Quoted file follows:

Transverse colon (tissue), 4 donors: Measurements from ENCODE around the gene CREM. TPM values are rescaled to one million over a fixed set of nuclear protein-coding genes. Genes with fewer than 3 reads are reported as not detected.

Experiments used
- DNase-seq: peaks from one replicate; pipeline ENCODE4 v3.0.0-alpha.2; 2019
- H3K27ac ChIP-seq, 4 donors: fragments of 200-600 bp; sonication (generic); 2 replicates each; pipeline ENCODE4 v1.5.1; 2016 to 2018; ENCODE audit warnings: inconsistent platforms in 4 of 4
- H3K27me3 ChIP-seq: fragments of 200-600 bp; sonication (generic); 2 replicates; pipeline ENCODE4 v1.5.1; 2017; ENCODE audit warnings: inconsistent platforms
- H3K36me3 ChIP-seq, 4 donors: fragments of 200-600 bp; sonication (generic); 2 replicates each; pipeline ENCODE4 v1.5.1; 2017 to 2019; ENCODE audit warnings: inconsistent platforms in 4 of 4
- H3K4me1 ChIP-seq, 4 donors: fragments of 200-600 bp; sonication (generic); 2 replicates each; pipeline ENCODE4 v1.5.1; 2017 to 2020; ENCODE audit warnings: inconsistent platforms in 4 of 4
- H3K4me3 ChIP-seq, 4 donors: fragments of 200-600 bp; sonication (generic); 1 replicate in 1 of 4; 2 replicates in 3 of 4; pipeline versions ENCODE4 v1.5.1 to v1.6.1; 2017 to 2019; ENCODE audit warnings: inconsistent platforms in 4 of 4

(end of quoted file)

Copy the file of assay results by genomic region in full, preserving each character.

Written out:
Transverse colon (tissue), 4 donors: Measurements from ENCODE around the gene CREM. TPM values are rescaled to one million over a fixed set of nuclear protein-coding genes. Genes with fewer than 3 reads are reported as not detected.

Experiments used
- DNase-seq: peaks from one replicate; pipeline ENCODE4 v3.0.0-alpha.2; 2019
- H3K27ac ChIP-seq, 4 donors: fragments of 200-600 bp; sonication (generic); 2 replicates each; pipeline ENCODE4 v1.5.1; 2016 to 2018; ENCODE audit warnings: inconsistent platforms in 4 of 4
- H3K27me3 ChIP-seq: fragments of 200-600 bp; sonication (generic); 2 replicates; pipeline ENCODE4 v1.5.1; 2017; ENCODE audit warnings: inconsistent platforms
- H3K36me3 ChIP-seq, 4 donors: fragments of 200-600 bp; sonication (generic); 2 replicates each; pipeline ENCODE4 v1.5.1; 2017 to 2019; ENCODE audit warnings: inconsistent platforms in 4 of 4
- H3K4me1 ChIP-seq, 4 donors: fragments of 200-600 bp; sonication (generic); 2 replicates each; pipeline ENCODE4 v1.5.1; 2017 to 2020; ENCODE audit warnings: inconsistent platforms in 4 of 4
- H3K4me3 ChIP-seq, 4 donors: fragments of 200-600 bp; sonication (generic); 1 replicate in 1 of 4; 2 replicates in 3 of 4; pipeline versions ENCODE4 v1.5.1 to v1.6.1; 2017 to 2019; ENCODE audit warnings: inconsistent platforms in 4 of 4